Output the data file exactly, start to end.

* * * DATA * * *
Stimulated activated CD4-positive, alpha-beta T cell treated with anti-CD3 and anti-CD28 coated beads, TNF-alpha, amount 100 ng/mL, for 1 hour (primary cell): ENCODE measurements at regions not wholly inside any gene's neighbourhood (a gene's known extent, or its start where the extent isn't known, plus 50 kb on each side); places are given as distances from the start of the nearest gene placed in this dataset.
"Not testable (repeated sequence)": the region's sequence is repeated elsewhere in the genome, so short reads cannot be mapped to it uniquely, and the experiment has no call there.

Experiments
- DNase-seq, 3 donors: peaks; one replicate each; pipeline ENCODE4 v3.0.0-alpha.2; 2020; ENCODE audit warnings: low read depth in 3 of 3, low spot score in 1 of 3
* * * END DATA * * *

Stimulated activated CD4-positive, alpha-beta T cell treated with anti-CD3 and anti-CD28 coated beads, TNF-alpha, amount 100 ng/mL, for 1 hour (primary cell): ENCODE measurements at regions not wholly inside any gene's neighbourhood (a gene's known extent, or its start where the extent isn't known, plus 50 kb on each side); places are given as distances from the start of the nearest gene placed in this dataset.
"Not testable (repeated sequence)": the region's sequence is repeated elsewhere in the genome, so short reads cannot be mapped to it uniquely, and the experiment has no call there.

Experiments
- DNase-seq, 3 donors: peaks; one replicate each; pipeline ENCODE4 v3.0.0-alpha.2; 2020; ENCODE audit warnings: low read depth in 3 of 3, low spot score in 1 of 3